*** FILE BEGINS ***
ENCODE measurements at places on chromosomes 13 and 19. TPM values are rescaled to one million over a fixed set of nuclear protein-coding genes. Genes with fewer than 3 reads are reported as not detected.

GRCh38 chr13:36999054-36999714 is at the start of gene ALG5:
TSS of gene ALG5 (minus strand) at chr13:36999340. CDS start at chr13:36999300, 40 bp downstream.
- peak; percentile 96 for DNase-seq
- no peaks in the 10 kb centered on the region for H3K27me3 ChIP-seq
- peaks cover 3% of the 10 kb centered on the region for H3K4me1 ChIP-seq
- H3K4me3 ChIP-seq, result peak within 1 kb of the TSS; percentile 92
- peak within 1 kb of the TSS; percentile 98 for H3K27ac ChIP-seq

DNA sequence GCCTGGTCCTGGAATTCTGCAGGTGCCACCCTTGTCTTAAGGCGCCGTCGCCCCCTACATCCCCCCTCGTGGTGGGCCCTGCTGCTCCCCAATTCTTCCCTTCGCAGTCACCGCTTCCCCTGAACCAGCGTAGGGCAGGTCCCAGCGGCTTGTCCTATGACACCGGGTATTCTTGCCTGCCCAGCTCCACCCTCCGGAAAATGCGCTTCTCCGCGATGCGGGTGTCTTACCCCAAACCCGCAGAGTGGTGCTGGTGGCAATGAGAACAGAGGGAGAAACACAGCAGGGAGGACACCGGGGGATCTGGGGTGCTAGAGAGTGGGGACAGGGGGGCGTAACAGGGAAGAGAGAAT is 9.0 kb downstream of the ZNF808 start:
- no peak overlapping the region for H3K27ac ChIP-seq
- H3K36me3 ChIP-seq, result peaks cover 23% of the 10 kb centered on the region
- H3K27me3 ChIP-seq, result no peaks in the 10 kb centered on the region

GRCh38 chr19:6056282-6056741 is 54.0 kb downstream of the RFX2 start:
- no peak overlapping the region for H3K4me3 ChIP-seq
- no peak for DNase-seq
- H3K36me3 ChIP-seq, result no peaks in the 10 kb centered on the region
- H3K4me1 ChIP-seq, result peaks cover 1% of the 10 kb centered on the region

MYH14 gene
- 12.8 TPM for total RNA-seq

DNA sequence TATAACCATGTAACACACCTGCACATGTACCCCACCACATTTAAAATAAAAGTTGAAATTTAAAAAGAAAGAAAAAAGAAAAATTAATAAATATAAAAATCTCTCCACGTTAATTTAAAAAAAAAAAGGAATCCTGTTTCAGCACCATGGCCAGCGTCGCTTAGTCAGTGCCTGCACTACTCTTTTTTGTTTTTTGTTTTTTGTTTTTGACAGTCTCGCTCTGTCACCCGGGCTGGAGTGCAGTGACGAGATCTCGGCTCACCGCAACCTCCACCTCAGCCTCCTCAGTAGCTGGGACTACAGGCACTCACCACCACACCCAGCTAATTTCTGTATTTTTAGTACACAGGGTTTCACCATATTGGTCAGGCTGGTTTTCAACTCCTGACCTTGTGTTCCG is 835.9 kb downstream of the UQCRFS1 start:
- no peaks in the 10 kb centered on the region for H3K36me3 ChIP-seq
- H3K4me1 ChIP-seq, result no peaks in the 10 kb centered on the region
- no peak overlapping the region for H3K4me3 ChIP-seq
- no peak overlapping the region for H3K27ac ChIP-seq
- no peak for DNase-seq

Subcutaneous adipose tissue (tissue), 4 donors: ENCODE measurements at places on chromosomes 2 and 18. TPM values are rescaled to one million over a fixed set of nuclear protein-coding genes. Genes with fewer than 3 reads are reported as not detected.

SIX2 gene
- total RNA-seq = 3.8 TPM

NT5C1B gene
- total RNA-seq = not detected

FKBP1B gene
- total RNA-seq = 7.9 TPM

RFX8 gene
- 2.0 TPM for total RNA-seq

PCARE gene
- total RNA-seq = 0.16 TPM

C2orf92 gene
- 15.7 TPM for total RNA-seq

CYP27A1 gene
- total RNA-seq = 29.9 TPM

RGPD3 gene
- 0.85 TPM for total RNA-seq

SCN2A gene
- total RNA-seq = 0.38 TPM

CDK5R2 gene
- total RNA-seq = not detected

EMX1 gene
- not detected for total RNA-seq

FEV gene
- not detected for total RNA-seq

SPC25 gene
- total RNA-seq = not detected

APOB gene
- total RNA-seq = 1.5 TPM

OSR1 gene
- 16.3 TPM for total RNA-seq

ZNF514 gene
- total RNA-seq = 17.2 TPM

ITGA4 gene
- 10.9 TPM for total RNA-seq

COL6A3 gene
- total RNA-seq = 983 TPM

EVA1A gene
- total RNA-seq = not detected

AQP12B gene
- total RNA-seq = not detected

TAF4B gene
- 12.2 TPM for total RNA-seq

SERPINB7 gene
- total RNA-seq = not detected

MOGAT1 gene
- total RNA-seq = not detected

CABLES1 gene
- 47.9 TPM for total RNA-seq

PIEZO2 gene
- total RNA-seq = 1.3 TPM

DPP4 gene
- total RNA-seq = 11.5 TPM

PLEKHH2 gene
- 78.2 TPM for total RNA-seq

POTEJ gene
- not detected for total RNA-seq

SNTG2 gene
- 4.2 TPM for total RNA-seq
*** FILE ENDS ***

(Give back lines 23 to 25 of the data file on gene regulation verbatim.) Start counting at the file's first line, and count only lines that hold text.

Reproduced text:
- no peak overlapping the region for H3K4me3 ChIP-seq
- no peak overlapping the region for H3K27ac ChIP-seq
- no peak for DNase-seq